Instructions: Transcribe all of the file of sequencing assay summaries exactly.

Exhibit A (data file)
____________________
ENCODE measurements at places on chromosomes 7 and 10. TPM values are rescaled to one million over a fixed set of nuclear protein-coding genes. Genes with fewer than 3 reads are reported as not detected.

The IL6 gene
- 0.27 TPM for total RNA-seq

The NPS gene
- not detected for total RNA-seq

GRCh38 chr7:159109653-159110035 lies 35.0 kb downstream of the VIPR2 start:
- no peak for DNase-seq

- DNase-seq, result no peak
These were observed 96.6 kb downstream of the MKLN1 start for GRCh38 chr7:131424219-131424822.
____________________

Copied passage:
ENCODE measurements at places on chromosomes 7 and 10. TPM values are rescaled to one million over a fixed set of nuclear protein-coding genes. Genes with fewer than 3 reads are reported as not detected.

The IL6 gene
- 0.27 TPM for total RNA-seq

The NPS gene
- not detected for total RNA-seq

GRCh38 chr7:159109653-159110035 lies 35.0 kb downstream of the VIPR2 start:
- no peak for DNase-seq

- DNase-seq, result no peak
These were observed 96.6 kb downstream of the MKLN1 start for GRCh38 chr7:131424219-131424822.